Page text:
For 13 years, Andy Roddick gave all he had physically, emotionally and mentally to professional tennis, but after his first-round victory over Rhyne Williams Tuesday at the 2012 US Open, he knew he could not do it any longer.
Roddick was not going to continue playing the game that meant so much to him and he loved so much halfway. He had talked about it before with his wife, Brooklyn Decker, his coach Larry Stefanki and trainer Doug Spreen, as well as with many of his friends, but it was Tuesday night he knew for sure.
It was time to walk away. So after 13 years, 32 singles titles, including one Grand Slam, and a world No. 1 ranking, Roddick announced on his 30th birthday Thursday that he is retiring from professional tennis after the 2012 US Open.
“I just feel like it’s time. I don’t know that I’m healthy enough or committed enough to go another year. I’ve always wanted to, in a perfect world, finish at this event (the US Open). I’ve thought all year that I would know when I got to this tournament,” Roddick said. “When I was playing my first round, I knew.
“I've always, for whatever my faults have been, felt like I've never done anything halfway,” he added. “It's probably the first time in my career that I can sit here and say I'm not sure that I can put everything into it physically and emotionally. I don't know that I want to disrespect the game by coasting home. It was Brooke's and my little secret of the last few days. I talked to Larry and Doug today. We had talked about it throughout the year, obviously. Talked to a bunch of friends that are here. It’s time.”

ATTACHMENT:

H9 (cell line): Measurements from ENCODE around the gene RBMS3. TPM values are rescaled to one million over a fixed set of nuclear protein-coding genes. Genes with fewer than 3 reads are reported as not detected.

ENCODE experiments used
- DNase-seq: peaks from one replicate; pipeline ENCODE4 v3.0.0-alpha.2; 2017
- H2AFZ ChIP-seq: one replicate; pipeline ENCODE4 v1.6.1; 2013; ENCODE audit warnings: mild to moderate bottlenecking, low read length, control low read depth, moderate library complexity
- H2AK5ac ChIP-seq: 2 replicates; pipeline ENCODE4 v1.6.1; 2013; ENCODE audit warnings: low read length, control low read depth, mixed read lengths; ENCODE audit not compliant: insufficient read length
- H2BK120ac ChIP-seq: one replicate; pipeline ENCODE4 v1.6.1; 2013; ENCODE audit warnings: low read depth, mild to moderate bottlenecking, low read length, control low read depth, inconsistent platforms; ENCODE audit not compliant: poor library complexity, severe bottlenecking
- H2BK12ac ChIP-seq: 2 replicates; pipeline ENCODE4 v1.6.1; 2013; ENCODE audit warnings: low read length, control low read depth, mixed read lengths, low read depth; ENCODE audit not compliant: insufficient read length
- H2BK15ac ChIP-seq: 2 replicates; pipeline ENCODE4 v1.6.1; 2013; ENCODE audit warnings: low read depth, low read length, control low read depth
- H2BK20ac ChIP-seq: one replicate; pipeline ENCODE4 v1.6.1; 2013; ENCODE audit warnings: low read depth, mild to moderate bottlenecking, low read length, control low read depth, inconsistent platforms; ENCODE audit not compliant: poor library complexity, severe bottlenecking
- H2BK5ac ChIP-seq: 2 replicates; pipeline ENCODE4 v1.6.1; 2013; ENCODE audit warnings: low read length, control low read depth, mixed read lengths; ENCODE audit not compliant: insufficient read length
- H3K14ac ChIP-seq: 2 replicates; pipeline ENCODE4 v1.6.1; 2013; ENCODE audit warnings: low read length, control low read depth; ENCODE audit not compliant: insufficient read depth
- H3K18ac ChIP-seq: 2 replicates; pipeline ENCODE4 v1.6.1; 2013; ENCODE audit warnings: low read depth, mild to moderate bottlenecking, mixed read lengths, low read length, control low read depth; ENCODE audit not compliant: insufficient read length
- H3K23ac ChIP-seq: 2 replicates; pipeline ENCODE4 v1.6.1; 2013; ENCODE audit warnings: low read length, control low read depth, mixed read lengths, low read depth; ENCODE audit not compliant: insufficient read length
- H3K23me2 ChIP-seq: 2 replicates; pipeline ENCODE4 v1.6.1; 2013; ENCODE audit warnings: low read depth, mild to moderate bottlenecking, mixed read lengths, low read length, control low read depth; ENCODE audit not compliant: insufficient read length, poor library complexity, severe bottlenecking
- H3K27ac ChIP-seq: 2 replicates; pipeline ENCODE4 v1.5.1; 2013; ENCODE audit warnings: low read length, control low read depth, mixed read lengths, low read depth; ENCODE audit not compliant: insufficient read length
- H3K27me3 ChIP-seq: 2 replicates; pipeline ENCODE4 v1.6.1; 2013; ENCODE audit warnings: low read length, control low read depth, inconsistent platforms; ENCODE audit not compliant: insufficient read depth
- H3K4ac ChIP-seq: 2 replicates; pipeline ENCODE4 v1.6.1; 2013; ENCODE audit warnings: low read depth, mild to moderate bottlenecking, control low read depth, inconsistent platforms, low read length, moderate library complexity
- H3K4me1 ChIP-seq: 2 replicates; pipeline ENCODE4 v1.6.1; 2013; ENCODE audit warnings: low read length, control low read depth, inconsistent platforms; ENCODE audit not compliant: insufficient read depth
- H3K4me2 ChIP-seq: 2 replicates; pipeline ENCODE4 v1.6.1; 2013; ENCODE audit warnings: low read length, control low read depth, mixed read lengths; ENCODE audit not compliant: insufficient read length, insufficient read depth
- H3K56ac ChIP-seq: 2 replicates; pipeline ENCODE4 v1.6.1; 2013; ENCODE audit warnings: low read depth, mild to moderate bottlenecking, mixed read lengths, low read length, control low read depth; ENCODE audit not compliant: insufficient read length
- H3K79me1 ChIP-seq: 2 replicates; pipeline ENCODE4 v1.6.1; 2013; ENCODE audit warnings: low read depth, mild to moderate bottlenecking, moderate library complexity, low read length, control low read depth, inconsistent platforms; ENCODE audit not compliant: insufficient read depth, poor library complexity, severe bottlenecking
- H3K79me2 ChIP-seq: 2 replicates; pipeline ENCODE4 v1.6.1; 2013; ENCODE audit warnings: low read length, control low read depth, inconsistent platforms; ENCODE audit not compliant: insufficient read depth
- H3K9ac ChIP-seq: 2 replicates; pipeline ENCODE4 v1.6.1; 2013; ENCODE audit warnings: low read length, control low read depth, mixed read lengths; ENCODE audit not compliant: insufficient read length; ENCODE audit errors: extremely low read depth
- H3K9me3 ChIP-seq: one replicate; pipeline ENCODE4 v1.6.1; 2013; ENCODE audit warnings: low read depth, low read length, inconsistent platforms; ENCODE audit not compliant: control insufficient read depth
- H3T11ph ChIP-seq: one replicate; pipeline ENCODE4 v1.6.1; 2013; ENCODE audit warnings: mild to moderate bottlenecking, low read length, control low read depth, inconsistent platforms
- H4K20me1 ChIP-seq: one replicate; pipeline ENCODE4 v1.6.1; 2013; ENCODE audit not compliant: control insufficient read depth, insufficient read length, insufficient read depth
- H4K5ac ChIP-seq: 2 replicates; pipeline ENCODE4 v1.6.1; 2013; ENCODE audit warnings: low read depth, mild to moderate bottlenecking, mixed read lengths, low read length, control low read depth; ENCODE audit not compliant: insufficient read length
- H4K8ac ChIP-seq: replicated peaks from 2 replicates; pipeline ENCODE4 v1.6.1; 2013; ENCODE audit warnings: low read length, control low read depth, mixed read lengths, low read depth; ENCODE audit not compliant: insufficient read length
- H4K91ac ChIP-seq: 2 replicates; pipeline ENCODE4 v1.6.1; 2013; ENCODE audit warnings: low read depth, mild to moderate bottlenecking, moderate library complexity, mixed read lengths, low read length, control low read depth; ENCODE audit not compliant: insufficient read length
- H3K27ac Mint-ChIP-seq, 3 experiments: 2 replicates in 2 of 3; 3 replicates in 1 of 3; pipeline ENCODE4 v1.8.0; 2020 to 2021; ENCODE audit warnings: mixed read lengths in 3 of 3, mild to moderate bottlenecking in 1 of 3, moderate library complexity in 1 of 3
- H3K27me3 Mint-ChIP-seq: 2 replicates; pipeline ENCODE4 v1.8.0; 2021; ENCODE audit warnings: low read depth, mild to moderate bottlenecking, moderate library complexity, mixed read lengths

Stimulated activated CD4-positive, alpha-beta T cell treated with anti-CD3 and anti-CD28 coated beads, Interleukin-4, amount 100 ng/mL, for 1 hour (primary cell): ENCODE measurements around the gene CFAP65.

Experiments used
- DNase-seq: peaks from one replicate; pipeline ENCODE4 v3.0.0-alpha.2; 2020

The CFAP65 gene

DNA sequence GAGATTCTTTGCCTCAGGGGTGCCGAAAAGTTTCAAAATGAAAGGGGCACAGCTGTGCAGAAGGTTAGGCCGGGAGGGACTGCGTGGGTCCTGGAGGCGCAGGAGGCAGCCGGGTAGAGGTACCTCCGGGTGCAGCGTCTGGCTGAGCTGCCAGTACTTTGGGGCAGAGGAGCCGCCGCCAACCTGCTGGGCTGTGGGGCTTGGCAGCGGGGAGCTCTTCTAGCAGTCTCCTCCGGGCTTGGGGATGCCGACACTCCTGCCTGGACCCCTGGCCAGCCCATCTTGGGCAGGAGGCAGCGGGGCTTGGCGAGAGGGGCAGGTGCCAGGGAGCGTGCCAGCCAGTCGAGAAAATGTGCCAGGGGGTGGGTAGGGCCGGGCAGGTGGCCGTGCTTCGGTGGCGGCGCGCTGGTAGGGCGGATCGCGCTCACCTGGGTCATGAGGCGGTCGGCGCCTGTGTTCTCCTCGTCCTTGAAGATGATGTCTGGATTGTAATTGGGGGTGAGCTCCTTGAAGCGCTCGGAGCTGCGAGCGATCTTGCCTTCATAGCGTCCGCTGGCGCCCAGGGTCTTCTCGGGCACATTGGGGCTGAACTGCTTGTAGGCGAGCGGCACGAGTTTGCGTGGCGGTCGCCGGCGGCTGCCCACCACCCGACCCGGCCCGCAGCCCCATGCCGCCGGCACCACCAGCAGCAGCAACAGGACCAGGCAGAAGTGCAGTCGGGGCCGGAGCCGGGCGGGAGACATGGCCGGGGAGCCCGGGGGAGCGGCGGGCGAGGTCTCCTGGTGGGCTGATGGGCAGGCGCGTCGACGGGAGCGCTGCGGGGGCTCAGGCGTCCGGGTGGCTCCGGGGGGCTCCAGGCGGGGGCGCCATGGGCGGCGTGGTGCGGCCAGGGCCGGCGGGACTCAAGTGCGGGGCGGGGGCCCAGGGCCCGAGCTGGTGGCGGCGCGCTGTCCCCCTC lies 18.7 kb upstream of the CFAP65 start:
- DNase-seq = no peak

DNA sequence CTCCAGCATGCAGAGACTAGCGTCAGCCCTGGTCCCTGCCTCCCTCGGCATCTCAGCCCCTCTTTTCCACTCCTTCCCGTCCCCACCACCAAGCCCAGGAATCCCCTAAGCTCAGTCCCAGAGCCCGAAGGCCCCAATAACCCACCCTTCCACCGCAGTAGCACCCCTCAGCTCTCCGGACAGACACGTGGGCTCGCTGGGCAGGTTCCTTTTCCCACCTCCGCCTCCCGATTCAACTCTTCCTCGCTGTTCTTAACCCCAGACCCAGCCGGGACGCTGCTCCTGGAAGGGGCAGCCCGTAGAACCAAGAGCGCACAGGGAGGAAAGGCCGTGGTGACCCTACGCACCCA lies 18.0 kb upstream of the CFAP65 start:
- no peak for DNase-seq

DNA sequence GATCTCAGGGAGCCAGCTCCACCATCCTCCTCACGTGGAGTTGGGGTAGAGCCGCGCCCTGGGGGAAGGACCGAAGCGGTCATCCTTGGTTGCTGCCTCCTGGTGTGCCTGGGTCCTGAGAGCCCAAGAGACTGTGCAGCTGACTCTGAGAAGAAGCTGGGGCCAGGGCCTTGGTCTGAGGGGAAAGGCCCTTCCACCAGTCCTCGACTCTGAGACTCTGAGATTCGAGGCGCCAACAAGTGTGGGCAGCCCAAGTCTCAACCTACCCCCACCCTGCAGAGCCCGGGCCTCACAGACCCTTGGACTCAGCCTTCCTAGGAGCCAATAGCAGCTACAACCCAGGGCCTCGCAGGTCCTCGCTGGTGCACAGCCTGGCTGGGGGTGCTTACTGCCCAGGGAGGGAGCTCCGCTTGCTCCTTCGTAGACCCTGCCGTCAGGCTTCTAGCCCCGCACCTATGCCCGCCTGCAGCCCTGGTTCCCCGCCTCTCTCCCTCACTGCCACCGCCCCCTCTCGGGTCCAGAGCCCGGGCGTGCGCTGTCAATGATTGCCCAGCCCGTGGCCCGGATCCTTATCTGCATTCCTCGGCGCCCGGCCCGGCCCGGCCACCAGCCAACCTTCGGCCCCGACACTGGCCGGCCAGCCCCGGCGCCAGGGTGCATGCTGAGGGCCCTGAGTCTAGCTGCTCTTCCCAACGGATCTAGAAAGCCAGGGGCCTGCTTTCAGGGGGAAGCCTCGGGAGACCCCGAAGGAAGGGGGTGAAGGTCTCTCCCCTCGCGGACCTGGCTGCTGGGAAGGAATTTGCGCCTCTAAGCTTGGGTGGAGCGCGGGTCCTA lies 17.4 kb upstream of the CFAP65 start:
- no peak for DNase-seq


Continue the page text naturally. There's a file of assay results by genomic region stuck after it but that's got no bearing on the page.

Even though 30 is a young age by life standards, he also pointed out that Roger Federer is really the only one of his contemporaries still playing at age 31, having outlasted many of his peers from his early days and junior years.
Roddick, currently ranked No. 22, has won two singles titles in 2012 at Atlanta and Eastbourne. However, he has struggled with injuries in recent years, including tearing a tendon in his hamstring earlier this year, which forced him to retire from his second-round match at the Australian Open, and an ankle injury shortly thereafter in San Jose. In 2011, he suffered injuries to both his oblique muscle and his shoulder, which forced him out of the French Open, among other tournaments. He finished the year ranked outside the top 10 for the first time since 2001.